Live footage from the scene showed blazing fires, a huge cloud of smoke and a six-foot-wide crater carved into the ground. Health Minister Ali Hassan Khalil told the LBC1 television station Tuesday that 53 people had been injured and that 42 of them had later been released from hospital.
Al-Manar television station, which is owned by Hezbollah, reported that 18 people were injured, none seriously.
The parking lot where the bomb exploded is next to a supermarket called the Islamic Cooperation Center that would have been busy with shoppers buying supplies ahead of the upcoming month of Ramadan, when Muslims fast in the daytime and feast at night. Although the target of the blast was unclear, concerns have been widespread for months that Hezbollah’s role in the war would lead to retaliatory attacks against Hezbollah strongholds, and several Syrian rebel groups had issued such threats.
The leadership of the mainstream Free Syrian Army condemned the bombing as a “terrorist” attack and denied that it was involved. But a little-known Free Syrian Army battalion named Brigade 313-Special Missions claimed responsibility for the blast, saying in a posting on its Facebook page that the attack had targeted Hezbollah security officials as they headed to their cars after attending a meeting nearby.
The group also claimed it had carried out two earlier, smaller bombings in other parts of the country that had appeared to target Hezbollah officials traveling to Syria and vowed that this attack “will not be the last.”
“We will hit everywhere in Lebanon and all the strongholds of the Lebanese Hezbollah . . . until it ends its collaboration in shedding Syrian blood,” the statement said.
A spokesman for the brigade who uses the pseudonym Osama al-Homsi said he was unable to offer proof of the group’s claim. But he said the Brigade, which has units fighting in several parts of Syria, was made up of defected army officers with expertise in manufacturing such bombs.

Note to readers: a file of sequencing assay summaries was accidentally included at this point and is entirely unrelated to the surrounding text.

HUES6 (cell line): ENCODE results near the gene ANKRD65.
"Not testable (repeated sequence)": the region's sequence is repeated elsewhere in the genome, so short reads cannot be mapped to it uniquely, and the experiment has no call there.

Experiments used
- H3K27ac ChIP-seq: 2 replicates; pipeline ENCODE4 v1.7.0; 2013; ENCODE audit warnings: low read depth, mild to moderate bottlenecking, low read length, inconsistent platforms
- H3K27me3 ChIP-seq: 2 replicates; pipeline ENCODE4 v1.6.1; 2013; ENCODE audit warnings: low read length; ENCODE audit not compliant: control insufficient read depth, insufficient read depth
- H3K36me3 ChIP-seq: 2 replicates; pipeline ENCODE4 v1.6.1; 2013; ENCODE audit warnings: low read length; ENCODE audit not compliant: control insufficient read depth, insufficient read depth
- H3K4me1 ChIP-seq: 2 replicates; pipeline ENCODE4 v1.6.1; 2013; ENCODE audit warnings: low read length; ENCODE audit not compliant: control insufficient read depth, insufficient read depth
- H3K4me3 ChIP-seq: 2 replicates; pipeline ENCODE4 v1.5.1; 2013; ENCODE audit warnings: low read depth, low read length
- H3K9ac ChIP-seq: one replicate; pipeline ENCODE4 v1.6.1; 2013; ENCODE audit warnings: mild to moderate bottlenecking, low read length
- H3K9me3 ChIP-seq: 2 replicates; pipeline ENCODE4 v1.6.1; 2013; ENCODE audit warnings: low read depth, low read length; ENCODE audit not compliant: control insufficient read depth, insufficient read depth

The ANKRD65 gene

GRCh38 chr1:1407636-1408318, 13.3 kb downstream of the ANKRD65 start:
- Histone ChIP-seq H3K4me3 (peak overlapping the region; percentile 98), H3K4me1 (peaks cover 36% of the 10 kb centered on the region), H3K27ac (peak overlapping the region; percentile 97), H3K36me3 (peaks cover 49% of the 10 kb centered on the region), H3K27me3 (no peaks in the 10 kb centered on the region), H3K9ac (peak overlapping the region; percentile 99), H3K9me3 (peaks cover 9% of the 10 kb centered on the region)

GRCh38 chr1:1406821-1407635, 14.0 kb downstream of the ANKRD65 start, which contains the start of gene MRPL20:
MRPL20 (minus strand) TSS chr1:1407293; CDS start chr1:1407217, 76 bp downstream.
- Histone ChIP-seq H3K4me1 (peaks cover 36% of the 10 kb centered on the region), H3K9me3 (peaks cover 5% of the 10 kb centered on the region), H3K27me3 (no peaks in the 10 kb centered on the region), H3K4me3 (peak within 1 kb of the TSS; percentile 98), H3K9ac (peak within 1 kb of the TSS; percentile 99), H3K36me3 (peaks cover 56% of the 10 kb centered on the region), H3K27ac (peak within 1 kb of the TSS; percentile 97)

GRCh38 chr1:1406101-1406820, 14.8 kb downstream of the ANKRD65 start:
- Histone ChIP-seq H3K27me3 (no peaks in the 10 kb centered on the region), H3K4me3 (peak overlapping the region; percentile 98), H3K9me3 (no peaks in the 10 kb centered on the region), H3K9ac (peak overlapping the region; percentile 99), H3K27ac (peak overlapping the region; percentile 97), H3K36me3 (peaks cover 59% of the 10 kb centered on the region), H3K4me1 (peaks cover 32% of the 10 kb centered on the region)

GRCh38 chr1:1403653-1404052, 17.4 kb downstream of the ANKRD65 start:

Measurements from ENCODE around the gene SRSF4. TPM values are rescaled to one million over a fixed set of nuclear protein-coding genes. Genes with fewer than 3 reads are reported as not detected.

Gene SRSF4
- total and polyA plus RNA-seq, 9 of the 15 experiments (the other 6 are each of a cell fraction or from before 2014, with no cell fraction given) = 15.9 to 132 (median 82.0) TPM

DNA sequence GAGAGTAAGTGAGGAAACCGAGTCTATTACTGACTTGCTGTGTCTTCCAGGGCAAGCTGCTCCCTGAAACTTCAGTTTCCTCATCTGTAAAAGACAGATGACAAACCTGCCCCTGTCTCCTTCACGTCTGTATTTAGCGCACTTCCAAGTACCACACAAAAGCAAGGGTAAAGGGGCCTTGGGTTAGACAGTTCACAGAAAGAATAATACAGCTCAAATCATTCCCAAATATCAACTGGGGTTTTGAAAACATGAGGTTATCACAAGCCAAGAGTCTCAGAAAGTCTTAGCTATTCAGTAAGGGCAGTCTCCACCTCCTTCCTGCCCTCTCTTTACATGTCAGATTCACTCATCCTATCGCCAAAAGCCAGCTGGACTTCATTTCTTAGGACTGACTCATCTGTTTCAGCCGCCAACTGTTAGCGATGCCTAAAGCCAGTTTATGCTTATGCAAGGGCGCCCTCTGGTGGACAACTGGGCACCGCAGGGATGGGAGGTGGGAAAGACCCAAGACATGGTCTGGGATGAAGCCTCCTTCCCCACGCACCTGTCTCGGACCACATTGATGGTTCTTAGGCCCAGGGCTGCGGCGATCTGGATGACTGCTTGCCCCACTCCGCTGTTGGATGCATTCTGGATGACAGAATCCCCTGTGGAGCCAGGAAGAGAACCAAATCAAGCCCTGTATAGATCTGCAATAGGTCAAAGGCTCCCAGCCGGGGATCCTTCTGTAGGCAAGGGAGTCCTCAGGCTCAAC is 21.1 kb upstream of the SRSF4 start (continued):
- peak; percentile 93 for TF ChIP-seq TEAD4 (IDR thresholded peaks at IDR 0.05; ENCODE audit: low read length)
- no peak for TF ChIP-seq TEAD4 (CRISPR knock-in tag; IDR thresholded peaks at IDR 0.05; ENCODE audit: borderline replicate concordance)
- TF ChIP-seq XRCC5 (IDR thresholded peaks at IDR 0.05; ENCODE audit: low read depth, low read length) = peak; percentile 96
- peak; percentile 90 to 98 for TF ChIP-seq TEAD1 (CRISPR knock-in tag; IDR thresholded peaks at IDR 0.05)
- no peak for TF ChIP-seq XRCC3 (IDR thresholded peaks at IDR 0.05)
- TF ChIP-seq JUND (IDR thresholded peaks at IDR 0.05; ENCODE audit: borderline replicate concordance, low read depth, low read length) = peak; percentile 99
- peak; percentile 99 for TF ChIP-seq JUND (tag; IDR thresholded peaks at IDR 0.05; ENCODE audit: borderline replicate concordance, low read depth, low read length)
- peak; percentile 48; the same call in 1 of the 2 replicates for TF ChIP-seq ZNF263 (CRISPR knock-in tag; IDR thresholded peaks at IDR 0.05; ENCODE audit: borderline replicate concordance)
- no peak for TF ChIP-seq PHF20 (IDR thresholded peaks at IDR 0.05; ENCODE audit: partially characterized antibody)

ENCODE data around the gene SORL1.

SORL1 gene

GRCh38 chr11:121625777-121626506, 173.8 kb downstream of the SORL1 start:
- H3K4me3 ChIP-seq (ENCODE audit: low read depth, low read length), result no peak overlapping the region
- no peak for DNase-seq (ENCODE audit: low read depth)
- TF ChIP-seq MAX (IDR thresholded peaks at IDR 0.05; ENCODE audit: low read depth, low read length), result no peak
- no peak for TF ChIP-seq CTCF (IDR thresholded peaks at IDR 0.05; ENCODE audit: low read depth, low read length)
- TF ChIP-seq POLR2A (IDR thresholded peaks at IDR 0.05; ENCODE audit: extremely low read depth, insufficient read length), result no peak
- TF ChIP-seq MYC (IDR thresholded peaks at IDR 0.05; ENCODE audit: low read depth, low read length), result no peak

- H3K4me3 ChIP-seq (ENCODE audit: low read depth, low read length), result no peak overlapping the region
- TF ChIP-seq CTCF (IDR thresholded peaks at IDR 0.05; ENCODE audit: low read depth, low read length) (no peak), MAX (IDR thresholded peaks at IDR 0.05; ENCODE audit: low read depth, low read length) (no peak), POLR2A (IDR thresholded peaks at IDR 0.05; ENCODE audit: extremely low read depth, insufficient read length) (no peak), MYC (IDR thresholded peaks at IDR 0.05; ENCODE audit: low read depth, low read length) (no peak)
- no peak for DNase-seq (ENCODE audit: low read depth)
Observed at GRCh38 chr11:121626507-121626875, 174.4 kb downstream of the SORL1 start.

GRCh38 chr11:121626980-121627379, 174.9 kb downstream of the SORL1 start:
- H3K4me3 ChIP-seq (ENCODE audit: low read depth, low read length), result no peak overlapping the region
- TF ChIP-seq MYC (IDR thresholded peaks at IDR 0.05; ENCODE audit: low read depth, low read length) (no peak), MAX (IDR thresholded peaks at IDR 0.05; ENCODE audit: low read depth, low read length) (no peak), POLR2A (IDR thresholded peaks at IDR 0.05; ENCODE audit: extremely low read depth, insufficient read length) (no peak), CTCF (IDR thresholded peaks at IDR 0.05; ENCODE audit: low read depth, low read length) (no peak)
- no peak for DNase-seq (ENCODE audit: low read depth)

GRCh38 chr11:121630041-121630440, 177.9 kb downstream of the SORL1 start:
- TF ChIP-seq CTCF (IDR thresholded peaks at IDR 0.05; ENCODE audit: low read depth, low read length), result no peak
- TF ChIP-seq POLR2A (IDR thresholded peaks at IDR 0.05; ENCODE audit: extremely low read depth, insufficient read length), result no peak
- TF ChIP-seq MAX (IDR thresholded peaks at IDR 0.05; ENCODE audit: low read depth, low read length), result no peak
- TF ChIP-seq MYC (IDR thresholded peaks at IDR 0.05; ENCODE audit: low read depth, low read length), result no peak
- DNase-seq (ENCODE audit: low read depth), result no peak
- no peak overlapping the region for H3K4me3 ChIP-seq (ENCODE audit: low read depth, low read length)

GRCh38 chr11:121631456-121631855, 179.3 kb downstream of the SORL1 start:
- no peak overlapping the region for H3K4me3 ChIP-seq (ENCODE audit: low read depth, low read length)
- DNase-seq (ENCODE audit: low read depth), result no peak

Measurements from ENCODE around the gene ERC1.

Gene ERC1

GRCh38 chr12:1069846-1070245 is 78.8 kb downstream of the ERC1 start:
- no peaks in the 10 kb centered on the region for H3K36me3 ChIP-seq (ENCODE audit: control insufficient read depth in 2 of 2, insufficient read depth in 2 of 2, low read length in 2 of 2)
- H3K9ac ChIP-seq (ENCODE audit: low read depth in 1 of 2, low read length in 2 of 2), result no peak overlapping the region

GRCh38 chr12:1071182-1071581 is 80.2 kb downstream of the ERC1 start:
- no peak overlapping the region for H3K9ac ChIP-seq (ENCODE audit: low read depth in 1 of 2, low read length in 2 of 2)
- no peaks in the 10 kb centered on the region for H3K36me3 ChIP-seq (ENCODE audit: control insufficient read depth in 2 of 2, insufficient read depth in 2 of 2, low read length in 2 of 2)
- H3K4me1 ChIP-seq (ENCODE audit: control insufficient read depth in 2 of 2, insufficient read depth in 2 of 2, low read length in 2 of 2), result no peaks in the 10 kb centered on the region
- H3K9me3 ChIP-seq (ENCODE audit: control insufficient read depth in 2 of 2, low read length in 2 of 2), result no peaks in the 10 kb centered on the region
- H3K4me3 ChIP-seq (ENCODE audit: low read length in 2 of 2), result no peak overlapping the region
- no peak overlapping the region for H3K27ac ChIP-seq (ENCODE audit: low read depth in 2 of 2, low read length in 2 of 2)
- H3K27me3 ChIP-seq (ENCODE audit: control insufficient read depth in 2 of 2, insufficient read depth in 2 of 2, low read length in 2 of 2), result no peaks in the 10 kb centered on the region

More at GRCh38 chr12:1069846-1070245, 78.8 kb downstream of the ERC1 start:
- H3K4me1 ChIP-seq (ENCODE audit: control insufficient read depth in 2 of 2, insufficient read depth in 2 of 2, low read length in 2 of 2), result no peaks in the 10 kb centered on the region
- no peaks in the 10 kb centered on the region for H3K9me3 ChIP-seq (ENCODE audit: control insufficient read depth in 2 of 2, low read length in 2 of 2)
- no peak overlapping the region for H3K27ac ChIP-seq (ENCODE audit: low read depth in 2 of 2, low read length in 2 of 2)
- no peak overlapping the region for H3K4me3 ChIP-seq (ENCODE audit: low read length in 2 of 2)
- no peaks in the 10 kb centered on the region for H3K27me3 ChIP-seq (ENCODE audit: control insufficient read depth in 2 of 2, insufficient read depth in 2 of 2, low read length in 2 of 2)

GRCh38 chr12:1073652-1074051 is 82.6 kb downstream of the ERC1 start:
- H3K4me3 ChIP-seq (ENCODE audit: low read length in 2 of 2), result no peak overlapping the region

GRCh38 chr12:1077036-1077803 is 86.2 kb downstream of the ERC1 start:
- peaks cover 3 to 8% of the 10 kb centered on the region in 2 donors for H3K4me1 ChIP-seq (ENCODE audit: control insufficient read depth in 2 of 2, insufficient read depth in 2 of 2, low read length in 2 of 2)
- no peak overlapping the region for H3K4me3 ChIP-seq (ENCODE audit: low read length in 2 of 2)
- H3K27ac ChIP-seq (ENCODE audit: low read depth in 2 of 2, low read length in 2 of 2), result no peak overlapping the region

The claims could not be verified, but if true, they herald a potentially new complication for the Obama administration as it explores ways of arming the rebels through the Supreme Military Council headed by Gen. Salim Idriss. Homsi said Brigade 313 recognizes the leadership of the Free Syrian Army but does not follow its orders or receive supplies from it. Louay al-Moqdad, the political and media representative of the Free Syrian Army, said he did not believe the brigade had carried out the attack.
U.S. Ambassador to Lebanon Maura Connelly issued a statement “strongly condemning” the bombing and calling on Lebanon’s factions to “exercise calm, constraint and respect for Lebanon’s security and stability.”
Underlining the danger that the tensions could escalate, some people in the mostly Sunni northern Lebanese town of Tripoli unleashed volleys of celebratory gunfire when they heard the news, according to a Lebanese army officer who spoke on the condition of anonymity because he is not authorized to talk to reporters.
Sporadic fighting has already erupted between Sunnis and Shiites or between Lebanese army forces and Sunni radicals in Tripoli, in the southern town of Sidon and in eastern Lebanon.
But Beirut, the capital, has largely remained immune from the tensions. Interior Minister Marwan Charbel visited the scene of the bombing there Tuesday and told reporters he believed the purpose of the attack was to “provoke sectarian . . . clashes between Sunnis and Shiites in Lebanon.”
“Neither the Sunnis nor the Shiites will fall for this,” he added.
Hezbollah lawmaker Ali Ammar called the attack “a despicable act of terrorism” and implied that he held Israel and the United States responsible, without providing evidence. Bir al-Abed is home to many top Hezbollah officials and offices and was almost completely destroyed by Israeli warplanes during the 2006 conflict. It has since been rebuilt.
Suzan Haidamous in Beirut contributed to this report.